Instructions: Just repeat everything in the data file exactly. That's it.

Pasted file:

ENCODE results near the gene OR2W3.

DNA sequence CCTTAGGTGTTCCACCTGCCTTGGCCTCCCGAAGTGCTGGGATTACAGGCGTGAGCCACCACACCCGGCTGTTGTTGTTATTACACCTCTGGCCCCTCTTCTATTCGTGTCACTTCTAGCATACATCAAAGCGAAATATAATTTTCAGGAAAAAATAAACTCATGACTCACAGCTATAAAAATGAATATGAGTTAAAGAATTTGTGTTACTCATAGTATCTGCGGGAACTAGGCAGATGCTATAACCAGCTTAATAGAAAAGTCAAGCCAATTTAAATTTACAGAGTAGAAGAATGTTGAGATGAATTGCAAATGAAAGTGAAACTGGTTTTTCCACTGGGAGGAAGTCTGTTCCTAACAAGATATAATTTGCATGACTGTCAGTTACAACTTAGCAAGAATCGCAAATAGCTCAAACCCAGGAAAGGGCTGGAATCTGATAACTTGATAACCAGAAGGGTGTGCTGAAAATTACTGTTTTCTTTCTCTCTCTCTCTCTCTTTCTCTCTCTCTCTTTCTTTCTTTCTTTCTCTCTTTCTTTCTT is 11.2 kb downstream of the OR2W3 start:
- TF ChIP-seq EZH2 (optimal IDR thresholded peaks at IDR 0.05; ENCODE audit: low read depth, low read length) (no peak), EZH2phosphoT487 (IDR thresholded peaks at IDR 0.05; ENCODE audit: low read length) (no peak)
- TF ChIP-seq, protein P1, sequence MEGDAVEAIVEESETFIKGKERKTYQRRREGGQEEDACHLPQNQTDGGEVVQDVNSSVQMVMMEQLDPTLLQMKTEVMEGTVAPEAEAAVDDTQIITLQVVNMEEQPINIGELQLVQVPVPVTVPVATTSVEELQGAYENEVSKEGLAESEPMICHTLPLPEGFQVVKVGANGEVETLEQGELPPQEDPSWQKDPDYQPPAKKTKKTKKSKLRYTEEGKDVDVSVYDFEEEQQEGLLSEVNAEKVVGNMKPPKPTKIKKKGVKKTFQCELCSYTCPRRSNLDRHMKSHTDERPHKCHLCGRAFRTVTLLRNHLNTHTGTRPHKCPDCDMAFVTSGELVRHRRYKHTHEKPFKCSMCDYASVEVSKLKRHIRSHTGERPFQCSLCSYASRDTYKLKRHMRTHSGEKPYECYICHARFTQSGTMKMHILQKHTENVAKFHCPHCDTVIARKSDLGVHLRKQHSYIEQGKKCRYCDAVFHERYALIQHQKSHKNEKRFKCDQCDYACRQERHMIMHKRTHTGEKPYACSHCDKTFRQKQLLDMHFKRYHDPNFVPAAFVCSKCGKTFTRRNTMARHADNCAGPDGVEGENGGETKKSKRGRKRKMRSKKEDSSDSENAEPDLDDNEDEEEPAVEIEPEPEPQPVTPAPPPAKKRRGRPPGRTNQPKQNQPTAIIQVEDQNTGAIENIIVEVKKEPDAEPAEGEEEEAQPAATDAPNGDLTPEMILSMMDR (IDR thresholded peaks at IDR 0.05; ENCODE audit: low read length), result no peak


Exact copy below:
ENCODE results near the gene OR2W3.

DNA sequence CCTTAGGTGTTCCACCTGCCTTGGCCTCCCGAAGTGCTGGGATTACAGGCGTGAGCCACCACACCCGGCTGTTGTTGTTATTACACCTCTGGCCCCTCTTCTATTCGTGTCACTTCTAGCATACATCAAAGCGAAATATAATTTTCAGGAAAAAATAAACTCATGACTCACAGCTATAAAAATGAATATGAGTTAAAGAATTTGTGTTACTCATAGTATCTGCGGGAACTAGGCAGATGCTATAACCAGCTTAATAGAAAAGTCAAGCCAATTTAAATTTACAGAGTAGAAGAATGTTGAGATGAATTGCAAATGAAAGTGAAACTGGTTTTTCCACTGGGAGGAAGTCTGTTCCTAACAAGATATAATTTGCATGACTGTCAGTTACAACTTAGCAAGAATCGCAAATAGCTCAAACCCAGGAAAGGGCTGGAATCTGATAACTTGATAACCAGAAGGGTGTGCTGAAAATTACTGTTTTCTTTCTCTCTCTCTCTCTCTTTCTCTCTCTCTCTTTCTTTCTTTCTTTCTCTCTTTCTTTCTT is 11.2 kb downstream of the OR2W3 start:
- TF ChIP-seq EZH2 (optimal IDR thresholded peaks at IDR 0.05; ENCODE audit: low read depth, low read length) (no peak), EZH2phosphoT487 (IDR thresholded peaks at IDR 0.05; ENCODE audit: low read length) (no peak)
- TF ChIP-seq, protein P1, sequence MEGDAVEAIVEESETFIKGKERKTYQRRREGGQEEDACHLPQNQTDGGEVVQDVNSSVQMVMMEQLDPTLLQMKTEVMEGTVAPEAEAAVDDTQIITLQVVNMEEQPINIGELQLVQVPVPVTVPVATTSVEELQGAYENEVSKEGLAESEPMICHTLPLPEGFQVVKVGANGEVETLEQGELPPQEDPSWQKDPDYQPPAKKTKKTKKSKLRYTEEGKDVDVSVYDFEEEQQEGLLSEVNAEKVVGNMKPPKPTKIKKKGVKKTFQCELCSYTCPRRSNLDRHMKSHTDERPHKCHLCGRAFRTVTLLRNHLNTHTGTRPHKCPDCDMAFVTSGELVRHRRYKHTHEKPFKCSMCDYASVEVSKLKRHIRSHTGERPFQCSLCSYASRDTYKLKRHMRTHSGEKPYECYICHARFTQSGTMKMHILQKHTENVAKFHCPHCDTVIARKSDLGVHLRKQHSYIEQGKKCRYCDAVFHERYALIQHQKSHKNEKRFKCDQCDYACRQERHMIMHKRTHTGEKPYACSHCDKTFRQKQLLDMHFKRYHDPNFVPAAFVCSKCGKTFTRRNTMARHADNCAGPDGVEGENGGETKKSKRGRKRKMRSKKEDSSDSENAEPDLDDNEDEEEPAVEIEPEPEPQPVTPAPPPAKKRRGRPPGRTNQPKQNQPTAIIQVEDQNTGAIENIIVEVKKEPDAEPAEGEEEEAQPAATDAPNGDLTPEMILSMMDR (IDR thresholded peaks at IDR 0.05; ENCODE audit: low read length), result no peak